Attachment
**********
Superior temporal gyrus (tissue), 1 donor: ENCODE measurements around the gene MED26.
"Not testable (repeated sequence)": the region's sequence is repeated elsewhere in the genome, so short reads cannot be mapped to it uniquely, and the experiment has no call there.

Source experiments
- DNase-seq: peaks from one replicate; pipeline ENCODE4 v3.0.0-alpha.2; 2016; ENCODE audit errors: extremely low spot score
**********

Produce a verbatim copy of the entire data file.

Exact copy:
Superior temporal gyrus (tissue), 1 donor: ENCODE measurements around the gene MED26.
"Not testable (repeated sequence)": the region's sequence is repeated elsewhere in the genome, so short reads cannot be mapped to it uniquely, and the experiment has no call there.

Source experiments
- DNase-seq: peaks from one replicate; pipeline ENCODE4 v3.0.0-alpha.2; 2016; ENCODE audit errors: extremely low spot score